Proteins are one of the most versatile molecules for a human body. Also, they are key to nearly all biological processes. But do you know that the average protein intake is calculated using the ratio of 1 gram of protein for every 1 kilogram of an individual’s body weight?
Protein intake depends on the following factors:
- pregnancy and breastfeeding
- activity levels
Adults are normally suggested to consume 0.8 g per kilograms (kg) of body weight on a daily basis.
RDA for Protein
Are you physically active? If yes, then you can increase the RDA of protein that should be consumed by a human being. A study of 2016 suggests eating:
- 1.0 g per kg of bodyweight along with minimal activity levels
- 1.3 g per kg of bodyweight along with moderate activity levels
- 1.6 g per kg of bodyweight along with intense activity levels
A pregnant or breastfeeding woman is supposed to consume a lot more than other people. Even many studies have clearly proven that people should consider increasing protein consumption as they grow old. A study (2016) also concluded that an older adult should intake more protein than it is currently recommended to improve healthy aging.
The researchers also recommended that adults should intake it in the range of 1.2 to 1.6 g per kg of body weight every day, to avoid age-related muscle loss and sarcopenia. The study also concluded that these amounts can also enhance satiety, appetite control, and even weight management.
Now, that you have gained a good amount of knowledge about, you should now know some of the side effects of too much protein intake.
Well, you can normally have 2 g per kg of your body weight on a daily basis, long-term, with no significant side effects. However, some people like elite athletes can consume as much as 3.5 g per kg of body weight every day, again with no side effects. Many researches also indicate that daily consumption of more than 2 g per kg of bodyweight for a very long time can result in health problems.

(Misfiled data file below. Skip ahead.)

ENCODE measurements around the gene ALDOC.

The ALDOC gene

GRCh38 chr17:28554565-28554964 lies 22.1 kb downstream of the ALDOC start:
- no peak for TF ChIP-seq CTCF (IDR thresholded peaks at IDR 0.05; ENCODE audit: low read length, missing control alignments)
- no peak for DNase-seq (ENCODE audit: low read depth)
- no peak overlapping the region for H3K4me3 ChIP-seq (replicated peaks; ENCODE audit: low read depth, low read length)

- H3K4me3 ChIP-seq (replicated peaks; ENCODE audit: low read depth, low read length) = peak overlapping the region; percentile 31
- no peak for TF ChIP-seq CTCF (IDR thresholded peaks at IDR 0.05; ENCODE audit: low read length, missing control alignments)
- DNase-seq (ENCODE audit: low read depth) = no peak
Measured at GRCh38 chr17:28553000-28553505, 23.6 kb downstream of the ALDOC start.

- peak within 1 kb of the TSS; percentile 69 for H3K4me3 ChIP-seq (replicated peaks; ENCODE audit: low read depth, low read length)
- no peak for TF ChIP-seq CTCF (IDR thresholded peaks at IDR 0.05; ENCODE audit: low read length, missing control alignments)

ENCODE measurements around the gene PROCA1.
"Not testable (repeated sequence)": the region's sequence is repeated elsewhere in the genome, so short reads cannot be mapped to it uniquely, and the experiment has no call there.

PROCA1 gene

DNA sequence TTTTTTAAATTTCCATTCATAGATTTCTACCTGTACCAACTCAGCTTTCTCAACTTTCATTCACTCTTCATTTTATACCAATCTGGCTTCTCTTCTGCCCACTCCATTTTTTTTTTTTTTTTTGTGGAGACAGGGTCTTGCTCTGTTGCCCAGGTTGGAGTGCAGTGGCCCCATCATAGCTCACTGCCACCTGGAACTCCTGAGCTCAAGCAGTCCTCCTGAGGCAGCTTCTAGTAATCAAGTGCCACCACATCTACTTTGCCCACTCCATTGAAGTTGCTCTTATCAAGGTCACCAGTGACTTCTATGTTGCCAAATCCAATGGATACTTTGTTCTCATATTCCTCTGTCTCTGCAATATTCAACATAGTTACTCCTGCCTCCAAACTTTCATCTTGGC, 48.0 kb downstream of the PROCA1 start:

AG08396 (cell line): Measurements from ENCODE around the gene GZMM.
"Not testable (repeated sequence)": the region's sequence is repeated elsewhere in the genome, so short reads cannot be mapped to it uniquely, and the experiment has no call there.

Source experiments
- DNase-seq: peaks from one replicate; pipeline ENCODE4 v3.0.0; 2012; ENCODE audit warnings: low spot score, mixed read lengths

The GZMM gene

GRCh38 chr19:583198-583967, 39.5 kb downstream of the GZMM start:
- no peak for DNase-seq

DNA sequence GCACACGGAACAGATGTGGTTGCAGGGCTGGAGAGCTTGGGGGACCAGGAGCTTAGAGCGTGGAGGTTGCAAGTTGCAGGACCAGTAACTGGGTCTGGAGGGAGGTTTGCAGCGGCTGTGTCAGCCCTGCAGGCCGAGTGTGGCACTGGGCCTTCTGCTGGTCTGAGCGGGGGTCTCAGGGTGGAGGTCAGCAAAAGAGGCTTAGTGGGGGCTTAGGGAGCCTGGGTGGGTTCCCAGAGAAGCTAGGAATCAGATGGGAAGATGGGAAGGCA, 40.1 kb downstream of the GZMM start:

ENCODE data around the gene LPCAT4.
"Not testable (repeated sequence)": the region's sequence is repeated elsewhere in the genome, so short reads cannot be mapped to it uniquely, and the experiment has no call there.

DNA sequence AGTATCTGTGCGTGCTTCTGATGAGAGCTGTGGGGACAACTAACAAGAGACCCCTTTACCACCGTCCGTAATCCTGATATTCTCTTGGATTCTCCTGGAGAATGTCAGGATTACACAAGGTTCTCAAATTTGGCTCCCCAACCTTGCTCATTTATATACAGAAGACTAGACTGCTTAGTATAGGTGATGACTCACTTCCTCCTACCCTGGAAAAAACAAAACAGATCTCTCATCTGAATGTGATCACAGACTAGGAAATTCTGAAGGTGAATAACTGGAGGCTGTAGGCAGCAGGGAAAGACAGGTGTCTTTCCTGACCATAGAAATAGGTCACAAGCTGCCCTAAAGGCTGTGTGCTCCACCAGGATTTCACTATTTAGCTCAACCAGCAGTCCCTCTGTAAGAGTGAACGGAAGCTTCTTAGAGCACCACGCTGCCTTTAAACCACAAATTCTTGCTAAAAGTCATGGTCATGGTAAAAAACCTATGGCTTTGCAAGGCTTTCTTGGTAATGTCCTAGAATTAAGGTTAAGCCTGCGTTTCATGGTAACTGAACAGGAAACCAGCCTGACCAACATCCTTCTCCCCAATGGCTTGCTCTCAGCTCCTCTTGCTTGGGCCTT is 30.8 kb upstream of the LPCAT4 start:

Symptoms linked with “too much protein”:
- intestinal discomfort and indigestion
- unexplained exhaustion
Also, following are the serious risks related with the chronic protein overconsumption:
- cardiovascular disease
- blood vessel disorders
- liver and kidney injuries
No, it is not yet done! You will be surprised to know that some doctors have also associated certain conditions to the chronic protein overconsumption, such as:
- type 2 diabetes
- osteoporosis and osteopenia
A common question: Is a High-protein diet safe?
It is typically suggested to intake energy between 10 to 35 percent from protein daily. However, there are some exceptions who can intake between 2 and 3.5 g per kg of body weight every day, such as:
- pregnant and breastfeeding women
- people who do physically demanding jobs
But let me tell you that researchers are still not sure whether very high-protein diets are even safe or not? Especially when a person is cutting back on his/her carbohydrate intake.
So, what is the conclusion?
Undoubtedly, a high-protein diet is popular, and some studies even show that high-protein foods exclusively help to:
- increase satiety or the sensation of fullness after meals
- control and reduce appetite and food cravings
- aid in weight loss and fat mass loss
- control neural stimuli related to food and food behaviors
Under certain situations, our requirement for protein increases like periods of sickness or increased physical activity. You should eat enough protein for these processes to happen. Although a high amount of consumption is healthy and safe but eating a massive amount of protein is also unnatural that may cause harm.
Hence, you should consult a doctor or a nutritionist before you begin a very high-protein diet.